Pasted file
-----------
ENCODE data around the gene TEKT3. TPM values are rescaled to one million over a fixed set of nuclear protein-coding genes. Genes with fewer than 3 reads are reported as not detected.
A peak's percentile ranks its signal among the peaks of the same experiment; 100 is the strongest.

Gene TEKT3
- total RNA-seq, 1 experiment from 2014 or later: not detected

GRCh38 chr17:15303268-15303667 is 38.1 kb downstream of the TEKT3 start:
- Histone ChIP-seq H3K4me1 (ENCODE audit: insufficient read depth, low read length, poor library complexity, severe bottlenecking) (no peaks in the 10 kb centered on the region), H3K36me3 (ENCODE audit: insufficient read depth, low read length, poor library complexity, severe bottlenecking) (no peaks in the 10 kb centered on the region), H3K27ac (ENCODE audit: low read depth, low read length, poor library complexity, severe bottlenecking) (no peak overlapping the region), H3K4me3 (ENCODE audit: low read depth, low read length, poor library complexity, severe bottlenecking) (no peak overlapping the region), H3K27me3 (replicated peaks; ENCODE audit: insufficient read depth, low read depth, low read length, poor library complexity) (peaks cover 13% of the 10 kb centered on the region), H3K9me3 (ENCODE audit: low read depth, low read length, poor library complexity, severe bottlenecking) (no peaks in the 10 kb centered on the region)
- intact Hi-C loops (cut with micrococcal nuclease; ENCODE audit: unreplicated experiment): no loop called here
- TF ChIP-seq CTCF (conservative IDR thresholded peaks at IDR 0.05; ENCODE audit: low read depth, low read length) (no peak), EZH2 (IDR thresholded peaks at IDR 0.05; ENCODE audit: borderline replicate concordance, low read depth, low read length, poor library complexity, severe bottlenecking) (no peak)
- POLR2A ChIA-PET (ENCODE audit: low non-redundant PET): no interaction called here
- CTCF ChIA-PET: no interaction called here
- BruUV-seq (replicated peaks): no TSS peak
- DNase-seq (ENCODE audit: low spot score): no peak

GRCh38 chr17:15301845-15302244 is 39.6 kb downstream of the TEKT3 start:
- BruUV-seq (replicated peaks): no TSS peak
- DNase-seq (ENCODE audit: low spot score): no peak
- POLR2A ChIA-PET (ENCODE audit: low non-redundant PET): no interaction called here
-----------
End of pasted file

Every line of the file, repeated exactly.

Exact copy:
ENCODE data around the gene TEKT3. TPM values are rescaled to one million over a fixed set of nuclear protein-coding genes. Genes with fewer than 3 reads are reported as not detected.
A peak's percentile ranks its signal among the peaks of the same experiment; 100 is the strongest.

Gene TEKT3
- total RNA-seq, 1 experiment from 2014 or later: not detected

GRCh38 chr17:15303268-15303667 is 38.1 kb downstream of the TEKT3 start:
- Histone ChIP-seq H3K4me1 (ENCODE audit: insufficient read depth, low read length, poor library complexity, severe bottlenecking) (no peaks in the 10 kb centered on the region), H3K36me3 (ENCODE audit: insufficient read depth, low read length, poor library complexity, severe bottlenecking) (no peaks in the 10 kb centered on the region), H3K27ac (ENCODE audit: low read depth, low read length, poor library complexity, severe bottlenecking) (no peak overlapping the region), H3K4me3 (ENCODE audit: low read depth, low read length, poor library complexity, severe bottlenecking) (no peak overlapping the region), H3K27me3 (replicated peaks; ENCODE audit: insufficient read depth, low read depth, low read length, poor library complexity) (peaks cover 13% of the 10 kb centered on the region), H3K9me3 (ENCODE audit: low read depth, low read length, poor library complexity, severe bottlenecking) (no peaks in the 10 kb centered on the region)
- intact Hi-C loops (cut with micrococcal nuclease; ENCODE audit: unreplicated experiment): no loop called here
- TF ChIP-seq CTCF (conservative IDR thresholded peaks at IDR 0.05; ENCODE audit: low read depth, low read length) (no peak), EZH2 (IDR thresholded peaks at IDR 0.05; ENCODE audit: borderline replicate concordance, low read depth, low read length, poor library complexity, severe bottlenecking) (no peak)
- POLR2A ChIA-PET (ENCODE audit: low non-redundant PET): no interaction called here
- CTCF ChIA-PET: no interaction called here
- BruUV-seq (replicated peaks): no TSS peak
- DNase-seq (ENCODE audit: low spot score): no peak

GRCh38 chr17:15301845-15302244 is 39.6 kb downstream of the TEKT3 start:
- BruUV-seq (replicated peaks): no TSS peak
- DNase-seq (ENCODE audit: low spot score): no peak
- POLR2A ChIA-PET (ENCODE audit: low non-redundant PET): no interaction called here